2017, Music

Melodrama (2017) by Lorde

I know Lorde by exactly one song. I am not aware of hearing another song of hers ever. In the intervening years, I wasn’t even sure if she was still recording much. I feel like I’ve heard her name here and there but, mostly, whatever spaces I was aware of discussing her when “Royals” came out had long since moved on to something else.

There are a number of really catchy songs here that I’m surprised I’ve never heard before. (Maybe I’ve heard them out in the ether somewhere and don’t remember.) To here credit, there are also some lines that made me chuckle or stuck in my head. That’s pretty unusual for me with pop albums.

Apparently this record has a lot more going on than the first album. That’s interesting because not every song sounds as dense as I would have expected from something labelled “maximalist” but everything is relative, right? Similarly, I know Antonoff mostly as a punchline: so ubiquitous as a producer as to have become essentially milquetoast. I don’t know how many Antonoff-produced albums I’ve heard so far, but it’s not many. So I don’t know if this record helps establish his cliches or not. To me it mostly sounds appropriate to the songs given the era and this whole “sad party girl” aesthetic that is apparently a thing.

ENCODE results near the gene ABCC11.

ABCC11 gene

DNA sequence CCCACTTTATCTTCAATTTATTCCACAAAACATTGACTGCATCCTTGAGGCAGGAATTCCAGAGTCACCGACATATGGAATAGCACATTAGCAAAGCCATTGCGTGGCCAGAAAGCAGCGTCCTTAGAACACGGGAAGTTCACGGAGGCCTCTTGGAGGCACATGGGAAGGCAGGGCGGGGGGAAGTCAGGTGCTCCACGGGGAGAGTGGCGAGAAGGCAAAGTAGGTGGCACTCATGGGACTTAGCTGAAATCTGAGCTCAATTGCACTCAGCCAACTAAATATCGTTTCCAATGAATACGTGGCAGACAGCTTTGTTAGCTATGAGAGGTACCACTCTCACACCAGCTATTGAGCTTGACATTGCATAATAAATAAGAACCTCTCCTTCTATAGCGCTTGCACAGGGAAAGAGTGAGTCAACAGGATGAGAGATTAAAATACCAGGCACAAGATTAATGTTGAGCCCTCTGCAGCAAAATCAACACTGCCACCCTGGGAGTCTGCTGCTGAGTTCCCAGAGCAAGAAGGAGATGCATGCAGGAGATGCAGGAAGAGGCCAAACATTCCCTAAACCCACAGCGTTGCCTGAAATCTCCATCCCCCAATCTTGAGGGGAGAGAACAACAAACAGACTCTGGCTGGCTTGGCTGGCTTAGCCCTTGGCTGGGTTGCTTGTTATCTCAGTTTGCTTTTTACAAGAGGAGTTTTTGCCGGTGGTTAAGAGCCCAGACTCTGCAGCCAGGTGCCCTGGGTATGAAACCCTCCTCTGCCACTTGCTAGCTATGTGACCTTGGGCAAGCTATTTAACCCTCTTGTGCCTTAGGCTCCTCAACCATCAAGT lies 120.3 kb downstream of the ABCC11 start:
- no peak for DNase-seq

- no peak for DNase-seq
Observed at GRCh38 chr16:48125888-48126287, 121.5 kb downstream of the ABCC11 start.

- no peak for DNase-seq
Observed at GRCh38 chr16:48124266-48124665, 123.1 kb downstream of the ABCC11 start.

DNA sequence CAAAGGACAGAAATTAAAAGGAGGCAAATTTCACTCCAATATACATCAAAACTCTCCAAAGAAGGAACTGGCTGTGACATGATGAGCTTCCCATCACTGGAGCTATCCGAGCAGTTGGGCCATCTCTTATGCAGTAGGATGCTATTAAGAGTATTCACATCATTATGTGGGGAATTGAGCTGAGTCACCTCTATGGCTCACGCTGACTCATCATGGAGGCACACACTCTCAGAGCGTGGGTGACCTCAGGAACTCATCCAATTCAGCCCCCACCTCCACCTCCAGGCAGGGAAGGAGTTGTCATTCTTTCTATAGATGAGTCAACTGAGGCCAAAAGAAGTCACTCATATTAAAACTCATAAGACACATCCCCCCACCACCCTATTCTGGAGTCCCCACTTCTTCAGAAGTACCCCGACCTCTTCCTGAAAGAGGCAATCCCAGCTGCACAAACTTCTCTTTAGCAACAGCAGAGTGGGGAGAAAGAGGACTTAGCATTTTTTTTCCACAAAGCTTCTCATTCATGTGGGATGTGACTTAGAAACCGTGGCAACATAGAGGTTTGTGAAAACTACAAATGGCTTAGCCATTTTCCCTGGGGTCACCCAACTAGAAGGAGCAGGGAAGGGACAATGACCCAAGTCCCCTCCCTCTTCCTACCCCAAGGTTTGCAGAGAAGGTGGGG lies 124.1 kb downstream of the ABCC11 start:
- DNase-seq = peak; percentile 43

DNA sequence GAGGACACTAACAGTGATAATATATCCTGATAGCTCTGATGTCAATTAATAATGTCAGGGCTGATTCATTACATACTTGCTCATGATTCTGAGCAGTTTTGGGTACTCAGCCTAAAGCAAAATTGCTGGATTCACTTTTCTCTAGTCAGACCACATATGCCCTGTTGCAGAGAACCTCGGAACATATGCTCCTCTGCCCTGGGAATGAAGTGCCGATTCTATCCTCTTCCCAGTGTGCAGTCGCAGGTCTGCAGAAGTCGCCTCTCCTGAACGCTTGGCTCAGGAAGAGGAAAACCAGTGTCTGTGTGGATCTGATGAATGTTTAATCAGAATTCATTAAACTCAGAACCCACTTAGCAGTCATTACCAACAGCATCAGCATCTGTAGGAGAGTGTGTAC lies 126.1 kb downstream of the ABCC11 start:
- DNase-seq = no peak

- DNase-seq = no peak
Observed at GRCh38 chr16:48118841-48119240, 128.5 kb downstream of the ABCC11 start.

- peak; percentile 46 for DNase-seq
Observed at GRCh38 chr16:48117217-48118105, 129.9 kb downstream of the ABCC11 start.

I don’t love Lorde as a singer some of the time, so it’s a testament to the songs and production that I like this as much as I do. She occasionally indulges in cursive singing (there’s one track that’s really bad for it but I forgot to note it) and otherwise I find the like half-whisper thing to be a little weird. (It’s become a thing, now, hasn’t it? I guess she’s a trailblazer.) I am fine with unconventional vocal techniques – I love them in fact – but everything in moderation. It’s better to do something here and there then to spend most of a record singing a particular way, as far as I’m concerned.

Anyway, I don’t know if this is the greatest “alt pop” record ever made because I just became familiar with the term this week. But I do think this is a strong record, with strong material and a sound that is varied enough but similar enough to make the whole thing seem like a coherent statement.


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